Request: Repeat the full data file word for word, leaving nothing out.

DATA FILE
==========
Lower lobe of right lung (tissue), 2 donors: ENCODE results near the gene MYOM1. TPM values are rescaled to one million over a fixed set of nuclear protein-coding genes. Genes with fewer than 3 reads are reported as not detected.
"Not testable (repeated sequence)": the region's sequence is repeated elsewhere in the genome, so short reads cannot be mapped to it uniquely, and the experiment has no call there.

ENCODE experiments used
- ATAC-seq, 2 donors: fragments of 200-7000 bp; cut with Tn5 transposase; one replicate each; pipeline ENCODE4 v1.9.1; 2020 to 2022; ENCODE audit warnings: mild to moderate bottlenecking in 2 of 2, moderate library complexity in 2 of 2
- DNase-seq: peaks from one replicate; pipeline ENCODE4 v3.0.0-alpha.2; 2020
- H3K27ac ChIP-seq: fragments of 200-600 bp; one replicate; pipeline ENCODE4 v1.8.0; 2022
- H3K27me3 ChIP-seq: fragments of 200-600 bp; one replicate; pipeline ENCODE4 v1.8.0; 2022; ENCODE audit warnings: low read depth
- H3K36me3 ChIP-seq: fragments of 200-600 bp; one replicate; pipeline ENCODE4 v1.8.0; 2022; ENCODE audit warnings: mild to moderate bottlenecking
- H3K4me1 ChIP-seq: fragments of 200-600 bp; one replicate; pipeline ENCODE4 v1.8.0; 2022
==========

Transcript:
Lower lobe of right lung (tissue), 2 donors: ENCODE results near the gene MYOM1. TPM values are rescaled to one million over a fixed set of nuclear protein-coding genes. Genes with fewer than 3 reads are reported as not detected.
"Not testable (repeated sequence)": the region's sequence is repeated elsewhere in the genome, so short reads cannot be mapped to it uniquely, and the experiment has no call there.

ENCODE experiments used
- ATAC-seq, 2 donors: fragments of 200-7000 bp; cut with Tn5 transposase; one replicate each; pipeline ENCODE4 v1.9.1; 2020 to 2022; ENCODE audit warnings: mild to moderate bottlenecking in 2 of 2, moderate library complexity in 2 of 2
- DNase-seq: peaks from one replicate; pipeline ENCODE4 v3.0.0-alpha.2; 2020
- H3K27ac ChIP-seq: fragments of 200-600 bp; one replicate; pipeline ENCODE4 v1.8.0; 2022
- H3K27me3 ChIP-seq: fragments of 200-600 bp; one replicate; pipeline ENCODE4 v1.8.0; 2022; ENCODE audit warnings: low read depth
- H3K36me3 ChIP-seq: fragments of 200-600 bp; one replicate; pipeline ENCODE4 v1.8.0; 2022; ENCODE audit warnings: mild to moderate bottlenecking
- H3K4me1 ChIP-seq: fragments of 200-600 bp; one replicate; pipeline ENCODE4 v1.8.0; 2022